do is look at the billboards and see what the
police union is doing. And that’s not in
Memphians’ best interest. It’s not in the police
officers’ best interest. It’s really about them,
and what we’re trying to do is make Memphis a great
city, make it safe. And how police union leadership
would be against this, it’s beyond me. – Berlin Boyd, this’ll
be your first round, obviously you just became
Chairman some months ago. Your thoughts on how
this negotiation’s going, how the union is reacting. – You know, I think the way
the union is reacting right now is very immature, and I say that, you know,
because of the reason if you look at
across the country, the way things are going, it’s tough to recruit
police officers. We’re just trying to
find innovative ways to offer more money,
incentivize them. I will say that
they keep saying, well bring the benefits
back, bring the pension back, well, I doubt if
that ever happens. However, I will say, if you
look at Dallas, Texas right now, they’re facing a possible
filing bankruptcy, because of their pension system,
it’s a thing of the past. I just think it’s something
that our police association should try to work well
with the administration, because we really have their
best interests at heart. – We have police officers
coming back from Dallas now, and let’s not forget
that recently the
police union actually helped set up recruiting fairs
for other cities to come in. What would happen if at
FedEx, an employee at FedEx had a recruiting fair for
UPS to come in and hire away, it’s unbelievable, so I’m
hopeful that this administration will take action on
this kind of behavior that’s counter-productive to the health of
the city of Memphis. – I think the three of
us are in agreement that recent actions of the
police association have been both unproductive and
unprofessional, and this remember this is
a grant, I mean, this is a gift to the city, and it totals about
1.6 million a year, and what they’re asking for,
just is a completely different scale in terms of size
that would cost between 40 and 55 million dollars, verse
this grant, which is 1.6, and to say anything
that’s beneficial to the police officers
that’s not exactly what they’re asking for
is a slap in the face is stunning. – Yeah. Bill, go ahead, and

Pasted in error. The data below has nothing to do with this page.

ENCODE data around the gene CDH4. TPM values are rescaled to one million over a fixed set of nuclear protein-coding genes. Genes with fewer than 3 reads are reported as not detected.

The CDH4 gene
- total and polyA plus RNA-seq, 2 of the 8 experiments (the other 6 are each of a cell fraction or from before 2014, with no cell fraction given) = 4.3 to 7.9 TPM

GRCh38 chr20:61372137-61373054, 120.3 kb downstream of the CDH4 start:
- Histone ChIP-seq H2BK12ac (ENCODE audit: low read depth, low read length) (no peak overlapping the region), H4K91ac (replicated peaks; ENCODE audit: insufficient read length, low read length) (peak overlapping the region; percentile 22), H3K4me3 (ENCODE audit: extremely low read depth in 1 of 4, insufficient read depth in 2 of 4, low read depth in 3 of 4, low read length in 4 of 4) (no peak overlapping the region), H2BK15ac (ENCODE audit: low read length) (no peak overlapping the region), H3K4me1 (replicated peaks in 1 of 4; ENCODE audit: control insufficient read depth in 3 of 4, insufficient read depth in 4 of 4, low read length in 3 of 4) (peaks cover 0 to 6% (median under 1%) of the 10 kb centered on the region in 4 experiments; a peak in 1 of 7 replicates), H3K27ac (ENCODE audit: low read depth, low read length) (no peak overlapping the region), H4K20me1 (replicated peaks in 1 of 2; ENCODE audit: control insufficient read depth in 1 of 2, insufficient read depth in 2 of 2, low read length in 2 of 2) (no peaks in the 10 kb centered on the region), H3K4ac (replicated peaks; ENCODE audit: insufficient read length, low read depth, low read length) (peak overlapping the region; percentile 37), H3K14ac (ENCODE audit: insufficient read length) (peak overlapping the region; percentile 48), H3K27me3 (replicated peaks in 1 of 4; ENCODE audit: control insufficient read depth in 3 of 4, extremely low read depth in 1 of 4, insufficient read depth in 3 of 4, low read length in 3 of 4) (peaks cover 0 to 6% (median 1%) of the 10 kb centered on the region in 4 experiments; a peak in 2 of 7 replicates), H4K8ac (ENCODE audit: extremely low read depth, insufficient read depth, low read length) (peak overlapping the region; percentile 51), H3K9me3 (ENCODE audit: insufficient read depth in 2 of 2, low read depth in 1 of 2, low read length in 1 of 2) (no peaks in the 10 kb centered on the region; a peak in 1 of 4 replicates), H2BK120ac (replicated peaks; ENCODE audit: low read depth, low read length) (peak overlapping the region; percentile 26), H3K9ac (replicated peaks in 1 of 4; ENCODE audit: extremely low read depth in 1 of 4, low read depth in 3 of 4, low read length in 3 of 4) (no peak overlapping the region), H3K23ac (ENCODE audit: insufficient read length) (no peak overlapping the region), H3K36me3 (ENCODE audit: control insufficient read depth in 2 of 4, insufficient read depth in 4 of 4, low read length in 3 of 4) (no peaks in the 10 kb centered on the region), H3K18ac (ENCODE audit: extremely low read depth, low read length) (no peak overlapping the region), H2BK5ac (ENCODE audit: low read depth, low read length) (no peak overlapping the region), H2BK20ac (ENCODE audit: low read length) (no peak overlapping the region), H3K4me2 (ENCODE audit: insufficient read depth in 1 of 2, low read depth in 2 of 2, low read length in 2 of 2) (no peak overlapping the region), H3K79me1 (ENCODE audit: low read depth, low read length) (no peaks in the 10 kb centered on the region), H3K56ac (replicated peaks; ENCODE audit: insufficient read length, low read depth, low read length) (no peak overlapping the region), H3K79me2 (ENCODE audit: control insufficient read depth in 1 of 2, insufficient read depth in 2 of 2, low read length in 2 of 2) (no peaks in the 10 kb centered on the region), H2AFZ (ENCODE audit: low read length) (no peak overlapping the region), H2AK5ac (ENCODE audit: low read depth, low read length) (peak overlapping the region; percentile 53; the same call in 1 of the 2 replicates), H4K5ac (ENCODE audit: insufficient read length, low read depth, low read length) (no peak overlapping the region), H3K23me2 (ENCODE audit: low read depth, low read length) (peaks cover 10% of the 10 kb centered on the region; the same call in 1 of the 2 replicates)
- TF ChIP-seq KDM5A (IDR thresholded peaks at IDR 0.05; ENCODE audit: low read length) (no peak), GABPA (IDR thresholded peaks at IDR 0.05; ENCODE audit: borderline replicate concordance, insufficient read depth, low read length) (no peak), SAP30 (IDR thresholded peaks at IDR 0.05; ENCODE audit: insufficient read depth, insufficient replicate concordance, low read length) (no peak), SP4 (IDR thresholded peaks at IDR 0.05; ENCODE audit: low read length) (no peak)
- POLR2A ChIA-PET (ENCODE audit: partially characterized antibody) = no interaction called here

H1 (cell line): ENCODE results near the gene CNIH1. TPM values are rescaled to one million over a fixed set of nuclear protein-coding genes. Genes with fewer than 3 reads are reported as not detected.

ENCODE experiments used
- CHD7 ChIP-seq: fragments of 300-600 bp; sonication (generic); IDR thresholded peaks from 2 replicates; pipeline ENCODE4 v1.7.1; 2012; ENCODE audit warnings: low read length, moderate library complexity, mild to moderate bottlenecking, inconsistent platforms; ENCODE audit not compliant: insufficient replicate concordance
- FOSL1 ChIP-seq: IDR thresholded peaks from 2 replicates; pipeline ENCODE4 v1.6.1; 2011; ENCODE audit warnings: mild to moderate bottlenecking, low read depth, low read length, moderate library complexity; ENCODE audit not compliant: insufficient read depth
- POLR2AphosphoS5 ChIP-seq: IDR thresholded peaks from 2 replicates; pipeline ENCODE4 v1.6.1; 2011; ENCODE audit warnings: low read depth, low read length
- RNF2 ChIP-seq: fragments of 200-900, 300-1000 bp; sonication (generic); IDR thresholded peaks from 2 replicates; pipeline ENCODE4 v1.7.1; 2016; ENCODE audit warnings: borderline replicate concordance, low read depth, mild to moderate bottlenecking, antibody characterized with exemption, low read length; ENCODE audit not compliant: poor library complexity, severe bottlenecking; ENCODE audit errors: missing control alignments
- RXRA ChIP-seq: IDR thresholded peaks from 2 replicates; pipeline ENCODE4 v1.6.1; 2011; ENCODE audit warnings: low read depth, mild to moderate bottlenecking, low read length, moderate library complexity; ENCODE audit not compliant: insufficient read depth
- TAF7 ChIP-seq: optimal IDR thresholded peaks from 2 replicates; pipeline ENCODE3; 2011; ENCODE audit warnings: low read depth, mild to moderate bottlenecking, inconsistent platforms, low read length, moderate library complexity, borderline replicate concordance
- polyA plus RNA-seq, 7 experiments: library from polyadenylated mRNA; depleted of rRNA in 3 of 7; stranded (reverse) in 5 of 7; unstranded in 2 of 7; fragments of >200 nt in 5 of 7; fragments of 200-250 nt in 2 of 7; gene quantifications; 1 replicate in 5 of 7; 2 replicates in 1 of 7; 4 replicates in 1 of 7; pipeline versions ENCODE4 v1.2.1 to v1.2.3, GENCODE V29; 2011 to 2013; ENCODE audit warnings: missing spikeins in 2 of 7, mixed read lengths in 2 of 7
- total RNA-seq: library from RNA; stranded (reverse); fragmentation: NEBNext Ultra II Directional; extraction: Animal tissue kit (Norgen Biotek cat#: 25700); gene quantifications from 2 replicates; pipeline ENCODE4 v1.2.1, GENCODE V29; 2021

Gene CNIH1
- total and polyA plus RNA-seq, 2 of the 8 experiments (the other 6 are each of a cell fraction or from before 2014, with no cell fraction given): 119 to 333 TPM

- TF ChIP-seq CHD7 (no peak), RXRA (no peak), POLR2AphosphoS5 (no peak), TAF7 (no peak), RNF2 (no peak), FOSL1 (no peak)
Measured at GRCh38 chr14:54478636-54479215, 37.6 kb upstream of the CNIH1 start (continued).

Bill, do you know, I’m gonna put you on the spot,
where does that money come, the Crime Commission,
I didn’t know they had a funding ability. I didn’t know they had funds
behind them in that way. – The money, according to the
crime commission comes from private donors.
– Okay. – And that leads
me to my question. Do you think that private
donors putting up money for a specific purpose, in this
case for retention bonuses, does that usurp the council’s
authority in any way in your opinion? – In which way?
Usurp our authority? – I think it’s all subject
to the budget, I mean, I think ultimately it’s
gonna come to the Council, and we’re gonna
have to approve it. We have to accept the grant
fund, so no, it doesn’t– – On Tuesday’s agenda,
we have to accept that it’s in Worth’s committee, but I don’t think it
circumvents, I think it helps. I think it’s the
citizens’ responsibility as well as taxpayers’
responsibility to find any ways that they can help
assist us in funding. – Yeah, this is a great
example of what a generous city Memphis is, so I wanna
publicly thank the people, the individuals, the
companies that stepped up and gave this money, you know, thank you for this, it’s
gonna make Memphis safer, so, look at the Harahan
Bridge, look at, you know, just down the street here
at Shelby Farms, I mean, there’s so many many good
things going on in Memphis, and a lot of people working
hard, none of us are perfect at what we do, we
all have tough jobs, we’re making great strides
on a lotta different fronts, unemployments, jobs coming
back in, parkland, green space, and then you get people
throwing up these billboards, and I hope that really
illustrates the contrast between people of good will that are trying to
move the city forward, and people that are
just trying to serve their own selfish interest, and really just trying to
pull Memphis backwards. – We’ll move on, we have
about eight minutes left here, seven minutes left,
to de-annexation was a huge issue about
this time last year, when the legislature
was trying to push to wholesale kind of de-annexation,
the city of Memphis, chamber, others got together, business community got
together and fought it, talking about a loss of huge amounts of
population and revenue. The mayor rolled out a
plan a week or two ago that de-annexes a number of
areas, and it seems like, and tell me if I’m wrong, you guys would hear
more than I would, that the issue, that it’s
been very well-received, because the issue has
kind of died down. Your thoughts on
the mayor’s plan, and have you heard
from constituents, I don’t think it’s
in your district, but have you heard from residents?
– I had one little area. – One little area, okay, have
you heard from residents, from citizens saying this is
terrible, this is great, what? – You know, the constituents
which I represent, in the inner city, they
think it’s a bad idea. It’s 8.5 million
dollars worth of revenue potential loss to us. The thing that I have issues
with on the consent decrees of those areas we annex, we did
it within our legal purview, and we did everything legally. My biggest issue is I don’t
mind the annexing areas if we can get a return on our
overall capital investment that we put in those areas. If we cannot recoup
our capital investment, I don’t think the
inner city can afford to just hand over gifts
to these annex areas, and to hear some of the
people out there say, well, we didn’t
know, we didn’t know, well, if you look at